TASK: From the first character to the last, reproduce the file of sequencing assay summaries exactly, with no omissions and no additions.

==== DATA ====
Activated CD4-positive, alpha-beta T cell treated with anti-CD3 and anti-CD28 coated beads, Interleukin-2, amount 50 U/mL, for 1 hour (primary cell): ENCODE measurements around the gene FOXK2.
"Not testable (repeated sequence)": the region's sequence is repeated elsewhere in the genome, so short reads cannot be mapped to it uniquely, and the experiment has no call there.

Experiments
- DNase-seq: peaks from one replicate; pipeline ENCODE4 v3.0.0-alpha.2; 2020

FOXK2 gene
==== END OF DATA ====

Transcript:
Activated CD4-positive, alpha-beta T cell treated with anti-CD3 and anti-CD28 coated beads, Interleukin-2, amount 50 U/mL, for 1 hour (primary cell): ENCODE measurements around the gene FOXK2.
"Not testable (repeated sequence)": the region's sequence is repeated elsewhere in the genome, so short reads cannot be mapped to it uniquely, and the experiment has no call there.

Experiments
- DNase-seq: peaks from one replicate; pipeline ENCODE4 v3.0.0-alpha.2; 2020

FOXK2 gene